In June 2011, Dr Offord asked a Parliamentary question on homeopathy and complementary medicine on the NHS:
- To ask the Secretary of State for Health what his policy is on the continued provision of homeopathy through NHS homeopathic hospitals; how many NHS homeopathic hospitals provide homeopathic treatments and other forms of complementary medicine to NHS patients; and if he will make a statement.
In February 2015 Matthew Offord voted in favour of allowing mitochondrial donation, which would allow women who carried mitochondrial diseases to give birth to children who would not inherit the disease. An October 2014 briefing report by the Human Fertilisation and Embryology Authority (HFEA), which had been investigating the issue for three years, stated that there was no evidence to show that mitochondrial donation was unsafe. However, some religious groups had said that such procedures should not be allowed. After clearing both Houses mitochondrial donation is now legal, regulated by the HFEA.
Correspondence with Dr Offord from during the 2012 consultation on same-sex marriage:
From the first letter:
- "My own position is that I will not be voting for legislation that extends marriage for same-sex couples. Having waited many years to get married I acknowledge the value the commitment brings. It is my strong personal, moral and religious belief that the institution of marriage is to provide the foundation of a stable relationship in which those two people of the opposite sex procreate and raise a child. That is physically not possible for same-sex couples so I don't see the point of introducing a law to allow this. I strongly believe in same-sex couples having the right to a civil registration, in order that they receive the same benefits as opposite-sex couples but not marriage."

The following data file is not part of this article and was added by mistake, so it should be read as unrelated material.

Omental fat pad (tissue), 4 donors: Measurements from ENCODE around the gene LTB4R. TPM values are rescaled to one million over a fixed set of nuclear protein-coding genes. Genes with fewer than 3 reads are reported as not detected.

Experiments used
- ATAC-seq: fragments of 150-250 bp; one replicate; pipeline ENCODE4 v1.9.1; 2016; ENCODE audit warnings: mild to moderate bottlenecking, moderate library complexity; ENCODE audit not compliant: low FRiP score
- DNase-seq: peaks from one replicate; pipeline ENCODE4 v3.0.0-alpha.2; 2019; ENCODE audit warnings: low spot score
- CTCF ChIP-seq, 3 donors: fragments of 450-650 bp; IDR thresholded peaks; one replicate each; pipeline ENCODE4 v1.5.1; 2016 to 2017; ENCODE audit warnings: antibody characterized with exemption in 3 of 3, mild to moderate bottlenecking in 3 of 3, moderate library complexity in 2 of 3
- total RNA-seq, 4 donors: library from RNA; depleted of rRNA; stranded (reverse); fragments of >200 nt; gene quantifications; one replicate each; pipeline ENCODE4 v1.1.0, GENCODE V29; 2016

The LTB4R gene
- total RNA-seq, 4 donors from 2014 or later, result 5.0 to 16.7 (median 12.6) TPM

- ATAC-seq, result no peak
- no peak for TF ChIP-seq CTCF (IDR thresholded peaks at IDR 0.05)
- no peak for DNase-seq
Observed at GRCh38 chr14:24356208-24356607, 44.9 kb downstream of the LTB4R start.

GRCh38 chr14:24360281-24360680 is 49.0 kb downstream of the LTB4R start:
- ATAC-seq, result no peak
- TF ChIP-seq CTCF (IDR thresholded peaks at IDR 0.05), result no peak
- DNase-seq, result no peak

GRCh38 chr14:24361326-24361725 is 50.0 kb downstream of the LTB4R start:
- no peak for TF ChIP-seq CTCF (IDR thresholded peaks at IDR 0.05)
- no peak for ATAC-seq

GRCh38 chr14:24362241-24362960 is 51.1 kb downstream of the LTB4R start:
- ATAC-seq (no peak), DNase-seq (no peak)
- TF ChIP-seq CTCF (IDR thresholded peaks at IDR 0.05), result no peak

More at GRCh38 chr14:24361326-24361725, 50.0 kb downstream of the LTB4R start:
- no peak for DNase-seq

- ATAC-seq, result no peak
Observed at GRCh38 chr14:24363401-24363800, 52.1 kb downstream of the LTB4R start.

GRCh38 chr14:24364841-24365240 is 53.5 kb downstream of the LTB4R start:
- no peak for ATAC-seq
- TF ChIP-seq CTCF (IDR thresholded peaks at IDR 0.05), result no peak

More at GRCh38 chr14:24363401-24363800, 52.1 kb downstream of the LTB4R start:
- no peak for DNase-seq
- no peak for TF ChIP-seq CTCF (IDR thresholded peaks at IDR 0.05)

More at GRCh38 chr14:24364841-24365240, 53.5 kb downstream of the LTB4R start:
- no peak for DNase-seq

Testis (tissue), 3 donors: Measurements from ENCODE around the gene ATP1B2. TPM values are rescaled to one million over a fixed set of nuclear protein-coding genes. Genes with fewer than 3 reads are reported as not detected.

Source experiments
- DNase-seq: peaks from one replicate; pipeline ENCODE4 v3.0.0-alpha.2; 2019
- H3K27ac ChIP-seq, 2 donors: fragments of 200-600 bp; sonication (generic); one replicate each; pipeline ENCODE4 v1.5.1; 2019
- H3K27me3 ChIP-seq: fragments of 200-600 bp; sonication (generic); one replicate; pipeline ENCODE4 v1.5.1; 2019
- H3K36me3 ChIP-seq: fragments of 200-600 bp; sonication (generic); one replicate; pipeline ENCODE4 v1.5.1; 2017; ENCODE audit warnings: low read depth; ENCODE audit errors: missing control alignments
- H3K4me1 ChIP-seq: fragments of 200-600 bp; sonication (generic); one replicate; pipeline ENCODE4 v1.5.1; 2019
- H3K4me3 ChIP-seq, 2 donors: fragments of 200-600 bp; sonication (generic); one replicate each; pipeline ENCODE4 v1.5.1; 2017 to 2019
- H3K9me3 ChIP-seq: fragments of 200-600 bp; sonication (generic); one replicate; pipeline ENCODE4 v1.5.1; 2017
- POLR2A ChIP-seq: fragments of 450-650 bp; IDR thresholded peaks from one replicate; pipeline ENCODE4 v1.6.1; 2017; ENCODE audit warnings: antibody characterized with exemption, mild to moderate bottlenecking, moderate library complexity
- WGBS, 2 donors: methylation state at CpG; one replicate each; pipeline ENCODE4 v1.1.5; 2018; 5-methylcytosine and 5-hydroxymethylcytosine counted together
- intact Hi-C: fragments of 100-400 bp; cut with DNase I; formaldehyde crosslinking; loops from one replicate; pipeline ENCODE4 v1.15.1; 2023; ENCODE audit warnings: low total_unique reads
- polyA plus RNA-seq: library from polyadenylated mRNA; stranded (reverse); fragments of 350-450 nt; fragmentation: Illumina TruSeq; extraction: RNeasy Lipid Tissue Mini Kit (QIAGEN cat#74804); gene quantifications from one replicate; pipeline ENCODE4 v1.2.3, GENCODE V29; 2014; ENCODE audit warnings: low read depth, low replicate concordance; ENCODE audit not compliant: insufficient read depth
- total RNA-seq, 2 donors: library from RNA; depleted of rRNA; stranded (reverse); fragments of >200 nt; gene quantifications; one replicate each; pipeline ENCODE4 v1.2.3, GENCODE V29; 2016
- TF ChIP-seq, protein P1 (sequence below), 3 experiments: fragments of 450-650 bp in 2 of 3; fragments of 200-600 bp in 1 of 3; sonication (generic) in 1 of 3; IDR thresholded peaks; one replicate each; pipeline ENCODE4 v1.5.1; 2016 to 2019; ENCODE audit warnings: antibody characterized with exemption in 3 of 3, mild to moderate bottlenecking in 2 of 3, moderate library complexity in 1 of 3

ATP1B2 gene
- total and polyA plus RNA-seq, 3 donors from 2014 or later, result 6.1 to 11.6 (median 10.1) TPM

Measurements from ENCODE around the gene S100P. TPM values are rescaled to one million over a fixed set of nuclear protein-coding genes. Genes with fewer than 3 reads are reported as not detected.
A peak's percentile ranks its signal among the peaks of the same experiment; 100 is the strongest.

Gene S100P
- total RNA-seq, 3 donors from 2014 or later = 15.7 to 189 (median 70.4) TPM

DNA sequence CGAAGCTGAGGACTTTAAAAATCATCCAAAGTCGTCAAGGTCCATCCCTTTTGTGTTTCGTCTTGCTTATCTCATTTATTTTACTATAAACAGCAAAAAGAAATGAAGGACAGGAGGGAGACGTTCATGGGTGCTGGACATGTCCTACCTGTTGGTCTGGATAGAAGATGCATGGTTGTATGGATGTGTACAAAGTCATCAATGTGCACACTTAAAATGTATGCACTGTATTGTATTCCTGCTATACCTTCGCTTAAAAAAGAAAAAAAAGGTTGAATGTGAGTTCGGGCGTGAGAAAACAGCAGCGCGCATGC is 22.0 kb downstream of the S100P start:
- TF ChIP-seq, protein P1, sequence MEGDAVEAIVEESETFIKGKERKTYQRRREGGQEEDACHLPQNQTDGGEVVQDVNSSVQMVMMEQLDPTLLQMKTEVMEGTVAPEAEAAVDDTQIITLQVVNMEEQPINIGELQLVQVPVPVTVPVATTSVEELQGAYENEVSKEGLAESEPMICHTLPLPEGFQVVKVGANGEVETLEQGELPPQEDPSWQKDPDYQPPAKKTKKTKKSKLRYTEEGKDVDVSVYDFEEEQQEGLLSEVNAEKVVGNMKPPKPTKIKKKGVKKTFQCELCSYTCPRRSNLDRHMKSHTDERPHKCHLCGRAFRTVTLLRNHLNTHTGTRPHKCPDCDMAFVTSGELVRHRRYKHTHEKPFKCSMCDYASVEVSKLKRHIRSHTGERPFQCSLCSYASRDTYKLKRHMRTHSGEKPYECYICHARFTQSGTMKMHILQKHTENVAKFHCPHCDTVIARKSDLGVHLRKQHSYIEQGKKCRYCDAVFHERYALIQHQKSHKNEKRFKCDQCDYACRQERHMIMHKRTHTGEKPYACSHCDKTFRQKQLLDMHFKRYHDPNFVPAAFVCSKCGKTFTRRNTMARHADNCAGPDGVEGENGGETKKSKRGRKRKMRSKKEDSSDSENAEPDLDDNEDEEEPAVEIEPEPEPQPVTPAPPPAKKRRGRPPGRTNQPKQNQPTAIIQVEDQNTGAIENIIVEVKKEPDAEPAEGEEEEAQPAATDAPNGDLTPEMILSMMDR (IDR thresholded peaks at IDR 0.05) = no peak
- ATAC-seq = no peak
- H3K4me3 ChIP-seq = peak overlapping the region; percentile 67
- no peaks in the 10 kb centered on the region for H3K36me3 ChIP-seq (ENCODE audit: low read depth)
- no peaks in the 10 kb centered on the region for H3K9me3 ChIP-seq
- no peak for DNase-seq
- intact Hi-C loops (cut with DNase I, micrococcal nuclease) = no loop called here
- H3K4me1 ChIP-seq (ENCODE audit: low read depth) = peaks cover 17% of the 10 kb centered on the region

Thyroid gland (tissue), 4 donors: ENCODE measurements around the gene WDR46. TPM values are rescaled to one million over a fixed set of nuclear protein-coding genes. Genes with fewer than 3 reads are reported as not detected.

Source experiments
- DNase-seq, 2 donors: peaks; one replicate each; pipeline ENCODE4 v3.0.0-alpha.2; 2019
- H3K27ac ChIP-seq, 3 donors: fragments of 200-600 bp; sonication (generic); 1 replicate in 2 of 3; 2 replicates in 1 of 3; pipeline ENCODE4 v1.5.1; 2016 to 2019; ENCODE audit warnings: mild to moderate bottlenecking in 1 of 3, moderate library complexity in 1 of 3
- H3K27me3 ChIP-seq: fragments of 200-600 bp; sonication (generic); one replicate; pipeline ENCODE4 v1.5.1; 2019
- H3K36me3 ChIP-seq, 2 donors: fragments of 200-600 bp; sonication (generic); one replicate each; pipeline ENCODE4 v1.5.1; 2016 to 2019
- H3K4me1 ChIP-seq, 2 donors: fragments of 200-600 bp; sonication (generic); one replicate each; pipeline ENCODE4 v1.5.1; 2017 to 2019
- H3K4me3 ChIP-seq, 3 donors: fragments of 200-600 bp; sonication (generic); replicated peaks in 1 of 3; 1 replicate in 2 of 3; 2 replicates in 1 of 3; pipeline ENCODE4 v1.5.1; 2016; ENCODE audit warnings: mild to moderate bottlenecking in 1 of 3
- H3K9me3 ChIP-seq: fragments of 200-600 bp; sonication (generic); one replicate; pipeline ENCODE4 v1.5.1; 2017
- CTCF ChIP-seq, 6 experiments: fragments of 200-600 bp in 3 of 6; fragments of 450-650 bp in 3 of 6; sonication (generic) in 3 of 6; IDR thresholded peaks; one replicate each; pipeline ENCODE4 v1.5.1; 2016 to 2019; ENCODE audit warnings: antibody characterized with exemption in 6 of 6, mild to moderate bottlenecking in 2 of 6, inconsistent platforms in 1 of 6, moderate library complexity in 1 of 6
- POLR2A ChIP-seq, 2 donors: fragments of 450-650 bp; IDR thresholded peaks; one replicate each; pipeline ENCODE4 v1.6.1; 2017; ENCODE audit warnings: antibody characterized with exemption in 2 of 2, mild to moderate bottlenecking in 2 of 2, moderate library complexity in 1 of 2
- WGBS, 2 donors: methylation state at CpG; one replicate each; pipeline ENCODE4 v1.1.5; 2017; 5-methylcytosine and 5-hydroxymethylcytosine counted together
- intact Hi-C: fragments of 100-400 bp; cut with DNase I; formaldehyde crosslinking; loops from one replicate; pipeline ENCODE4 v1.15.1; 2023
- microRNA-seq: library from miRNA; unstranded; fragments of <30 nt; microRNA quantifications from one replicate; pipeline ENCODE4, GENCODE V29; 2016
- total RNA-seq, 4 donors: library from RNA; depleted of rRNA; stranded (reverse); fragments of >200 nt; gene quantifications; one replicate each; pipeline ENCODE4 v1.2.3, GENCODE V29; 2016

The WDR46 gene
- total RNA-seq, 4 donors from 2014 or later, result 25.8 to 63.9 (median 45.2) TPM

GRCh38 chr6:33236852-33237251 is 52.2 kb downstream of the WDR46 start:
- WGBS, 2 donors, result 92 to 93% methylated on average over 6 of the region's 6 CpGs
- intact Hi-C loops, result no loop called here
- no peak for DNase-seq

In May 2011 Dr Offord voted in favour of Nadine Dorries' Sex Education (Required Content) "10 minute" Bill. The Bill stated that "such education must include information and advice on the benefits of abstinence from sexual activity". It was criticised for only applying to sex education for girls, not boys, with critics also pointing to evidence that abstinence-only sex education (which does not necessarily lead to abstinence itself) does not protect young people from unwanted pregnancies or STIs (although this was not a bill advocating abstinence-only sex education, it would have meant that the only required elements of sex education would be basic information on reproduction, plus this new content on abstinence, with further content being up to the individual school). The Bill passed its first reading by 67 votes to 61, but had little chance of becoming law and was withdrawn in January 2012 shortly before its second reading.
In June 2013 Dr Offord sponsored a private members' bill: Local Government (Religious etc. Observances) Bill 2013-14 to give councils permission to hold prayers during meetings. A 2012 High Court had decided that prayers as part of meetings were illegal following a challenge by the National Secular Society, although a period of prayer was allowed before the official procedures of the meeting started.
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